Galveston Bay reopened to fishing Saturday, a week after a tanker-barge collision in the environmentally sensitive waterway that authorities now concede spilled far more oil than previously thought.
The state health department declared the entire bay open for taking of fin fish but, concerned about the continuing effects of the spill, maintained a ban on shellfish harvesting across much of the bay.
When salvage crews lifted one of the two barges damaged in the collision out of the bay, they found virtually no oil on board, Coast Guard Chief Petty Officer Todd Nelson said. That led to an increase in the estimate of the amount spilled from 500,000 gallons to more than 700,000 gallons.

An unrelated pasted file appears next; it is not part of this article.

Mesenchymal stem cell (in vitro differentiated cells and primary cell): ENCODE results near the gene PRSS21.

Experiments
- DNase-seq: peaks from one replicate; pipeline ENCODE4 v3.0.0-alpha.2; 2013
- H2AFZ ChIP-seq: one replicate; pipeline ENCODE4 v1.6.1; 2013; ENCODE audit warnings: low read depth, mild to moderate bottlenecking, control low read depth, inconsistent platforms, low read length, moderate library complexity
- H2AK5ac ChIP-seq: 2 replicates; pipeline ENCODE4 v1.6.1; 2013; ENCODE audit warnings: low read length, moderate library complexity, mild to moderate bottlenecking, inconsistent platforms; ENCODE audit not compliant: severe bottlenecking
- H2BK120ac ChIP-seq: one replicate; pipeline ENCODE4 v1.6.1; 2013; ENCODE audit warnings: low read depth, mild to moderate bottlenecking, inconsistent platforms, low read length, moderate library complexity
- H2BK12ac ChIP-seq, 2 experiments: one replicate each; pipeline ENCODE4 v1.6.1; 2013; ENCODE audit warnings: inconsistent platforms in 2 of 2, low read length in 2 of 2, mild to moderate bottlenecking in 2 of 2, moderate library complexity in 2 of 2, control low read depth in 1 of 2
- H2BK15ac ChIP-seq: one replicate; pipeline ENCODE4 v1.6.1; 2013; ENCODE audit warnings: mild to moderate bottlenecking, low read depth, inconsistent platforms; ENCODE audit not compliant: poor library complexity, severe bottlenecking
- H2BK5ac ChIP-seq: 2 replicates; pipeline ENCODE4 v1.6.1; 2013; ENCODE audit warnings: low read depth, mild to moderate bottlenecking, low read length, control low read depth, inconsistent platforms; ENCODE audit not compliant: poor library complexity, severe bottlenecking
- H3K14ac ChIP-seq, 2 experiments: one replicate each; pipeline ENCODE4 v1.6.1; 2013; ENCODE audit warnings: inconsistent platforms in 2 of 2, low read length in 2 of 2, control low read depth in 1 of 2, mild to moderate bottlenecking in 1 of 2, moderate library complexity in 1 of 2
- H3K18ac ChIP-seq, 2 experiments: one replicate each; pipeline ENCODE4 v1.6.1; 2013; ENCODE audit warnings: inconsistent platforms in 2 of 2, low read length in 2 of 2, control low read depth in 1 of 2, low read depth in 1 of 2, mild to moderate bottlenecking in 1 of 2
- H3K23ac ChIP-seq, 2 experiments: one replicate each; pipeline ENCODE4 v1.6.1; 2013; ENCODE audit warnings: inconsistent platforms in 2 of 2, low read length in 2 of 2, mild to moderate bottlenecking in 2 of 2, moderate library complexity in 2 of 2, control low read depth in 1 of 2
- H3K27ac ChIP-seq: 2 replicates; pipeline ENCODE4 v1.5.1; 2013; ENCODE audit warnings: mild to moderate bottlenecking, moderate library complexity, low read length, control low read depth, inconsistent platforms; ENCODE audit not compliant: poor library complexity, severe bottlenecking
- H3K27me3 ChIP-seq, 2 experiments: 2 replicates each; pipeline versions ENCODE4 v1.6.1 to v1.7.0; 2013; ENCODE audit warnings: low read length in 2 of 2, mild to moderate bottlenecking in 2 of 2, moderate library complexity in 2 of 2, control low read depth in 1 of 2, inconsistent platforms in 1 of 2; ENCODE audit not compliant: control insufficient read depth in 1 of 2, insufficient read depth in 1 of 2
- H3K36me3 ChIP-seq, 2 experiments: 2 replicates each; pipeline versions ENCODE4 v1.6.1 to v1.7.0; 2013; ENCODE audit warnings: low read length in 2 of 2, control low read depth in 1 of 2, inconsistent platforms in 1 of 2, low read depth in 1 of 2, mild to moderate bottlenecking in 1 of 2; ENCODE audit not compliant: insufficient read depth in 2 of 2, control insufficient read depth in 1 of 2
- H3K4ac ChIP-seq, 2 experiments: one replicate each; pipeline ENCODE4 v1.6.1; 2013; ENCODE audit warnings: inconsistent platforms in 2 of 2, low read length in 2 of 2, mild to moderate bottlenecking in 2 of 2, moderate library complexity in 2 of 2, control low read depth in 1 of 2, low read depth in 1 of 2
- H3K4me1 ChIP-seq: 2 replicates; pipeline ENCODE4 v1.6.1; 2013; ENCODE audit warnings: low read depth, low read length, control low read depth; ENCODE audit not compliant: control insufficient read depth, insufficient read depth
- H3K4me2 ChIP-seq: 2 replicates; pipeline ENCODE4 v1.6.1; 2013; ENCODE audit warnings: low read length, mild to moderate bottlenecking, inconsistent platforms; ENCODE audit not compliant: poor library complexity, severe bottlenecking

In Beaumont, Tex., two lawsuits were filed on behalf of hundreds of people who say their livelihoods have suffered because of the July 28 spill in Galveston Bay.
Both class-action lawsuits name Apex RE&T; Inc., owner of the barges, and Eletson Corp., owner of the tanker, as defendants. The suits seek monetary awards for each fisherman expected to lose money because of the spill.
A helicopter flyover Saturday morning found that southerly winds had pushed the oil north onto beaches around the Houston Point marshlands, Nelson said. At least 120 contract workers and 30 Coast Guard employees worked to clean that area, as well as beaches at Redfish Island.